Kate Middleton’s pregnancy was never going to be ordinary, but its inauspicious start was particularly remarkable. There was the rushed announcement when she was hospitalized in December. Her mysterious illness. That terrible ordeal of the Australian prank callers and her nurse’s subsequent death. The bed rest. Her relegation to Kensington Palace, where her uterus could be attended to by the Queen’s very own “gynecological specialists.”
All of these dramatic turns had one ironic result: They allowed Kate to act ordinary for the first time since her engagement to Prince William. Her pregnancy excused her from all princess duties, and gave her a window of time in which she could do whatever she wanted. She could buy cookies, window-shop, wear ponchos in public, and go for walks in the park. Since her path to royalty began, she has never made so many non-official, public outings at the rate she has in the past few months.
Kate’s sudden ubiquity in London’s most highly trafficked areas can be easily explained. First of all, she’s living in London for the first time in years, grounded there for medical reasons. She’s probably also bored, and doesn’t want to stay cooped up in the palace all day with her in-laws. And it seems that she actually enjoys these kinds of activities. She has popped up in surprising places like Topshop and the grocery store in the past, and earned “down to earth” points for doing so.
But what’s particularly interesting about Kate’s new “normal” is that her pregnancy basically grants her temporary immunity from public reproach, particularly since she had a difficult first trimester. It’s a commonly held opinion pregnancy is a time to let it all hang out, for your own sake as well as the unborn child’s. If she wants to go to Starbucks, then let ‘er go. If she wants to spend hours browsing jeggings at the Gap, then by all means! She actually doesn’t have anything better to do, because she’s supposed to be relaxing. In many ways, pregnancy freed her.
Of course, Kate’s “common” activities are far easier to swallow than if she were playing the diva card. Her “just like us” relatability is a big part of her appeal; everyone fawns over cute pictures of her in funny outfits at college parties, and her penchant for wearing mainstream, affordable clothing is widely praised. Her recent outings are perhaps just a continuation on this theme, although it seems doubtful that they’re motivated by publicity, considering how genuinely surprised witnesses seem to be when they encounter her in the dressing room at Selfridges.
While some might say Kate risks looking too Britney Spears when she tootles around with a coffee in her hand, her ability to walk among the terrestrial (unlike some members of the royal family, who can’t even operate train turnstiles) is a good thing. We may like to exhalt our celebrities, but we still want them within reach. What’s more entertaining than beautiful, famous people doing mundane things?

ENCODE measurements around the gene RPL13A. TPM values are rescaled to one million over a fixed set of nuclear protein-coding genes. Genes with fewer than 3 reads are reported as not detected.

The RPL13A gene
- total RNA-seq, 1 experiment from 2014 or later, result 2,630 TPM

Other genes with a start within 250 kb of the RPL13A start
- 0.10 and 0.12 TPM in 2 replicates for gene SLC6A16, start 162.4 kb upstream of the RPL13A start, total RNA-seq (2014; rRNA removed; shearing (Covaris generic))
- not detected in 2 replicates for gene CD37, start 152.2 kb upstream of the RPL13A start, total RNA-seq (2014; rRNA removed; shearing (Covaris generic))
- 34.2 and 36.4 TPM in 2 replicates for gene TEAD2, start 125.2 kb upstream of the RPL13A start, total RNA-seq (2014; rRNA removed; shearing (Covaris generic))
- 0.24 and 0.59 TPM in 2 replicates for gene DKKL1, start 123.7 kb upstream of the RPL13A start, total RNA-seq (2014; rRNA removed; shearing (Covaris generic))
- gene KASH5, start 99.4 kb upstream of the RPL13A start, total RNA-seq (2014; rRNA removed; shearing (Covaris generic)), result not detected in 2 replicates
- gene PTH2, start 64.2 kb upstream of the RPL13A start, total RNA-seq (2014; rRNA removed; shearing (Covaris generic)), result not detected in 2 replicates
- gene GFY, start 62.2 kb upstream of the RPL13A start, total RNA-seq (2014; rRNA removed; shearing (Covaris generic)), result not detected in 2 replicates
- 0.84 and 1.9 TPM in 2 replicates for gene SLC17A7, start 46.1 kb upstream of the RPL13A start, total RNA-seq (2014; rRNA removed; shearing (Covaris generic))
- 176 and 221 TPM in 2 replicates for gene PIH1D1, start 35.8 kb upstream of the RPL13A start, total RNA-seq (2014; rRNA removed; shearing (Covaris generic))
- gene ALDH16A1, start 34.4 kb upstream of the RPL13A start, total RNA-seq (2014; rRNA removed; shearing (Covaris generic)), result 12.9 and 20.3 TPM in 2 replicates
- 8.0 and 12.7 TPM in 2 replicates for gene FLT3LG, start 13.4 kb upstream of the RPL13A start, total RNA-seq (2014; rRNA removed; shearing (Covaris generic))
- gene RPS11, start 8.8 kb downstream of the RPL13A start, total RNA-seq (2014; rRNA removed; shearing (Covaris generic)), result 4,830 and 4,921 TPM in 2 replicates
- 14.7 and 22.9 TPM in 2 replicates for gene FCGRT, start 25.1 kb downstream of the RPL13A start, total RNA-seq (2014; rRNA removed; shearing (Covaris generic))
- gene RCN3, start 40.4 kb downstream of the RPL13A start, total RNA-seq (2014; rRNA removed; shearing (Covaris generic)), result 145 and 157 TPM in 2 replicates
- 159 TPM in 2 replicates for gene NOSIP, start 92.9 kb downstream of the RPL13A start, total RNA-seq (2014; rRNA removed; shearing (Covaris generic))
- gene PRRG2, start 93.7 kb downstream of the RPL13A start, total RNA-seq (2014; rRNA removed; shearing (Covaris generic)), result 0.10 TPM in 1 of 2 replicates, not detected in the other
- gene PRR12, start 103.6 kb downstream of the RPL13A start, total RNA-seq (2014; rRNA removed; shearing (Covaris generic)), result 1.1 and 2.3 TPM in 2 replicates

A few weeks ago, Hilary Mantel infamously wrote that Kate’s burden is to be seen as a collection of body parts — “a perfect plastic smile and the spindles of her limbs hand-turned and gloss-varnished.” Today, she defended her essay, reiterating to the BBC that her intention was to point out how Kate is objectified by the public, not to speak ill of her as a human. Indeed, she believes Kate to be an “intelligent young woman.”
Mantel is right, but in many ways it doesn’t matter — Kate has not only been objectified by the world at large, but also by the very institution that she’s part of. The royal family depends on her idealized image for their own survival, and not just in the procreative sense: They currently justify their existence by using their fame and wealth for charitable and patriotic purposes. Kate’s popularity as a symbolic figure is therefore more meaningful than ever. The modern monarchy’s existential threat isn’t the risk of a barren princess — it’s the risk that the public grows tired of them, and abandons them entirely.
Just as Mantel predicted, the public has fawned over Kate’s totally normal, growing belly, and when she resumed her charitable duties this week, every word and action was scrutinized. When Kate was given a stuffed bear and responded, “Thank you, I’ll give that to my d—” before she stopped herself, the world decided that she’s having a girl. And thus we see the line that Kate can’t cross: No matter how normal she acts, she’s an international celebrity. She utters one ambiguous sentence, and the world flips out about it.
But just how much more everyone will flip out when the d— … er, baby is actually born. When Kate becomes a mom, her maternal identity will be constantly evaluated, and her child will be carefully watched. There’s a chance that these next four months of pregnancy will be the most normal ones in Kate’s foreseeable future. Hopefully she’ll enjoy them.